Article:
Part of God’s training in righteousness, has involved following His uncomfortable prompting to open my mouth. He has compelled me to speak openly of the wounding being inflicted and the truth and grace being denied me and others, rather than staying in the dark to be the “good girl”. In my doing so, He has also invited me to allow Him to unravel my heart and search and know me, seeing if there be any wickedness in me: not to condemn me, but to free me from its hold. 

His gentle, yet firm training has also required me to depart from religious communities and friendships that defined me according to my past or according to the sins and weakness I was openly confessing before them. For, God has wanted me to deep down know that He has created me to flourish in godly community, where I and others are seen and loved in the light of His love, compassion and grace for us.

CHRIST is doing in me what I could never do in and of myself. He is shifting my focus from man’s approval to His approval. He’s uprooting more and more things I have chosen to put my trust in, to reroot my trust in His love and grace for me and His love and grace for others. The very love that abides in me – Jesus Himself- is teaching me to abide in love myself. 

Jesus has lovingly shown me how my fleshly focus is so much on the here and now. For example, if He tells me to do something and it doesn’t produce the result I expect or in my timing, my flesh causes me to think: “See, Anna, God doesn’t love you.” But it’s in that sting of rejection in response to the accuser’s lies, Jesus is teaching me to step back, get real silent before Him and listen for HIS Word to me.

Oh yes, I still struggle with the accusations of the enemy. I hear his lies that tell me God could never love or work through someone like me, who keeps messing up and falling back into fleshly thinking. This always happens just after I have openly confessed my sins and have turned toward the light of Jesus. The enemy then hisses at me to hide myself and retreat in the shame of who I am, but it’s then God reminds me to arise and shine in the light and truth of who HE is inside of me. 

Patiently, with me falling and getting back up again, my loving heavenly Father is teaching me to declare myself covered by the blood of Jesus, to resist the accusations of the enemy, so that he will flee from me. My Abba Father keeps reminding me that the open confession of my sin and weakness is in fact proof that I am His child, His child who hides herself in nothing but His beautiful righteousness.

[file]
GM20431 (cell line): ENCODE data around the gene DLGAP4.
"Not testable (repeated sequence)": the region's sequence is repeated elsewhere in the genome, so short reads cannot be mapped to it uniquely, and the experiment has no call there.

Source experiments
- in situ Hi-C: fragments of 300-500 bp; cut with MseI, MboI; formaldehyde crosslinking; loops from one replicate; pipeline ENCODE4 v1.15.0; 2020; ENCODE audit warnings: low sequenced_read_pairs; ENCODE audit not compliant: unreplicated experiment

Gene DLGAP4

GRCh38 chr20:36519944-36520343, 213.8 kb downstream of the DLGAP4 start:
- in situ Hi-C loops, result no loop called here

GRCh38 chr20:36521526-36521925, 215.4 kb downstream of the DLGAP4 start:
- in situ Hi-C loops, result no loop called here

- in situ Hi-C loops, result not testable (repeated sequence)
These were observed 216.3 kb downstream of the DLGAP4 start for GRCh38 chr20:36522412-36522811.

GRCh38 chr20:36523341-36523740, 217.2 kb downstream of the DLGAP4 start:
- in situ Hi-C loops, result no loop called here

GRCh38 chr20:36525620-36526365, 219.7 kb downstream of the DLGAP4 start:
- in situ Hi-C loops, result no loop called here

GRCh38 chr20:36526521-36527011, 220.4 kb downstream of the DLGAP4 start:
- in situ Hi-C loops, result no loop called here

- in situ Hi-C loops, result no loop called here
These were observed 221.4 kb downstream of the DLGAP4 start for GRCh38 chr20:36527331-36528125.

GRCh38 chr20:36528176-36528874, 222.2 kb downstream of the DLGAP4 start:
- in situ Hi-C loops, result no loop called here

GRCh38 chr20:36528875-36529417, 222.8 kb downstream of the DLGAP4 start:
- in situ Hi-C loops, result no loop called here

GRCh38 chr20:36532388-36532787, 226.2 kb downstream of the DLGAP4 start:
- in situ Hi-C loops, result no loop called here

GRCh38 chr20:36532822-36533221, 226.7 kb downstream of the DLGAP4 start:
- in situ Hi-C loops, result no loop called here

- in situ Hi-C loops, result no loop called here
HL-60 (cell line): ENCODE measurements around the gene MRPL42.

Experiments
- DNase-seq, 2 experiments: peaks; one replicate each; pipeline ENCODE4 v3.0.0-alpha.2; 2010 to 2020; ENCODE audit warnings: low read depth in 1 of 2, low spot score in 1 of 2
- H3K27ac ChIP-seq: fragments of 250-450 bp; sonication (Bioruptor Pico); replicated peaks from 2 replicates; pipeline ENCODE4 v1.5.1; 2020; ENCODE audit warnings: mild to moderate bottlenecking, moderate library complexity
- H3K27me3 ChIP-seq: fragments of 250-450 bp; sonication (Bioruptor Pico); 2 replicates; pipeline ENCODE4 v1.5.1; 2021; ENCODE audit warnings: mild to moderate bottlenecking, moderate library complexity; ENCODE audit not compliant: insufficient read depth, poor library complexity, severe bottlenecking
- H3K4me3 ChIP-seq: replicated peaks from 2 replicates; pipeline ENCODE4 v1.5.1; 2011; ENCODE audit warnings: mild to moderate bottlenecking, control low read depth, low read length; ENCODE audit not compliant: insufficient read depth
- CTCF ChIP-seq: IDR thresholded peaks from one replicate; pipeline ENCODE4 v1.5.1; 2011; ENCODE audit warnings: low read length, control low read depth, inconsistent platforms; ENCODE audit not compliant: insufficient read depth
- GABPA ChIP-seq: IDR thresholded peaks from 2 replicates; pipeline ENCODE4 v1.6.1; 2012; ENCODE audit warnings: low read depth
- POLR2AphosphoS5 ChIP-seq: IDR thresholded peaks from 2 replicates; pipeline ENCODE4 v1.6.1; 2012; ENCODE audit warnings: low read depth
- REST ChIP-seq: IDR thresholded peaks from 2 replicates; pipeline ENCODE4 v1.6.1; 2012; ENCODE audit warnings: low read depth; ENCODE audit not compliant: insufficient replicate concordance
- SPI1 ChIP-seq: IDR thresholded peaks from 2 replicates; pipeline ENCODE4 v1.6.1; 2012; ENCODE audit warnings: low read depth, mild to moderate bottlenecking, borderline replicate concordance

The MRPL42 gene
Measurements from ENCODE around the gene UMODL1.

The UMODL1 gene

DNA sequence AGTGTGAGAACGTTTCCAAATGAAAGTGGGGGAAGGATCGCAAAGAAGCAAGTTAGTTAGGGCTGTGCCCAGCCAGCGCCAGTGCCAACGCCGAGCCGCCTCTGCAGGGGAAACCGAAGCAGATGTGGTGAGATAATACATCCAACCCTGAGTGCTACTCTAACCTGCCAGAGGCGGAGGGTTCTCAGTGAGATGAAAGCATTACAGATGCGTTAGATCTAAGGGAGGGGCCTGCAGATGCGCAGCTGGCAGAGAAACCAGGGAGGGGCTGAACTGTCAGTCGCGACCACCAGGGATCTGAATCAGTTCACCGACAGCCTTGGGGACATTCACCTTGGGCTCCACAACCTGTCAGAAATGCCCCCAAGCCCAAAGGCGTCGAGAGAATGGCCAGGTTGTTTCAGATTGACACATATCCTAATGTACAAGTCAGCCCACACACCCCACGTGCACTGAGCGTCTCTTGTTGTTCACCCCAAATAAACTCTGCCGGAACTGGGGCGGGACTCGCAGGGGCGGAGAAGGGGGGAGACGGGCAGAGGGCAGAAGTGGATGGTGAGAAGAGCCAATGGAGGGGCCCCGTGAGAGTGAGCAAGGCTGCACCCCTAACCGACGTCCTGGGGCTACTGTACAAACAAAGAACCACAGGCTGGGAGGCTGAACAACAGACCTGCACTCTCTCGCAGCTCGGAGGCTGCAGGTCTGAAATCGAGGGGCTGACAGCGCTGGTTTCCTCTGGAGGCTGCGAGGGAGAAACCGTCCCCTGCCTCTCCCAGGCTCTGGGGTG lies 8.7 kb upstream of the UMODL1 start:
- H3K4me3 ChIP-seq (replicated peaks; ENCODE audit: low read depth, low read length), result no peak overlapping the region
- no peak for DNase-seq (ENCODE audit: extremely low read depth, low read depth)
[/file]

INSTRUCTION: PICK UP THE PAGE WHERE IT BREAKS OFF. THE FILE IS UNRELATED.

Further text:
It is then I place my trust in my Savior, the man of sorrows, who walked toward us, His children – the joy set before Him – to shed His very own blood for me and for you. And though I may look foolish to this world, and to my ego, in God’s strength and prompting, I am learning to take up my Cross, lay down my fleshly life and ego, to arise in Jesus: my Alpha and Omega, the One who was and is and is to come.

Christ longs for me and for you too, to walk forward into His irrevocable purposes. Purposes that compel us to arise from the tomb of our sin into Christ’s resurrection life. Purposes that call us to share what the Good News truly means with those who, just like us, are facing the cruel accusations of the enemy. For it is not that we are strong and mighty, it is that the Word in us is unwrapping strength and might in us:

 

I pray that as you read (listen to) this poem God inspired me to write after I sat with the story of Lazarus, that you too will feel the light of Jesus rising upon your face and see His resurrection life being unwrapped, moment by moment, in and through you.

 

UNWRAP HER HERE

 

Death you know

All you ever thought you were

All you ever dreamed

All you ever loved.

 

But, My child 

This death 

Is death 

To flesh alone.

 

In slumber 

Has he but laid you there.

You, my Lazarus 

Wrapped in sacred linen there.

 

Yes all 

That he has purposed 

To steal, kill, destroy

I have purposed

For Life.

 

Here is where I call

Arise and come

Unwrap her here and 

Let her loose.

 

For I have spoken 

So they 

Might know my Father 

Sent me here.

 

Anyone who walks 

In daylight 

Does not stumble 

Plenty of light from the sun

No glory here to see. 

 

 But you, My child

You walk the night, 

And here’s where eyes will open

Not just your own, 

But many more.

 

 The people who walked in darkness 

Have seen a great light; 

Those who dwelt in a dark land, 

The light has shone upon them.

 

 Death you know

All you ever thought you were

All you ever dreamed

All you ever loved.

 

 But Life has now entered My death 

Gone here the old 

The new has come

Ugly to beautiful 

Broken to whole 

Poor unto rich:

 

Unwrap her here and 

Let her loose

Hallelujah 

Christ has risen

 

He has risen indeed!

 

 

John 11:14-15 ESV

Then Jesus told them plainly, “Lazarus has died, and for your sake I am glad that I was not there, so that you may believe. But let us go to him.”

John 11:44 ESV

And the dead man came out, his hands and feet bound in graveclothes, his face wrapped in a headcloth. Jesus told them, “Unwrap him and let him go!”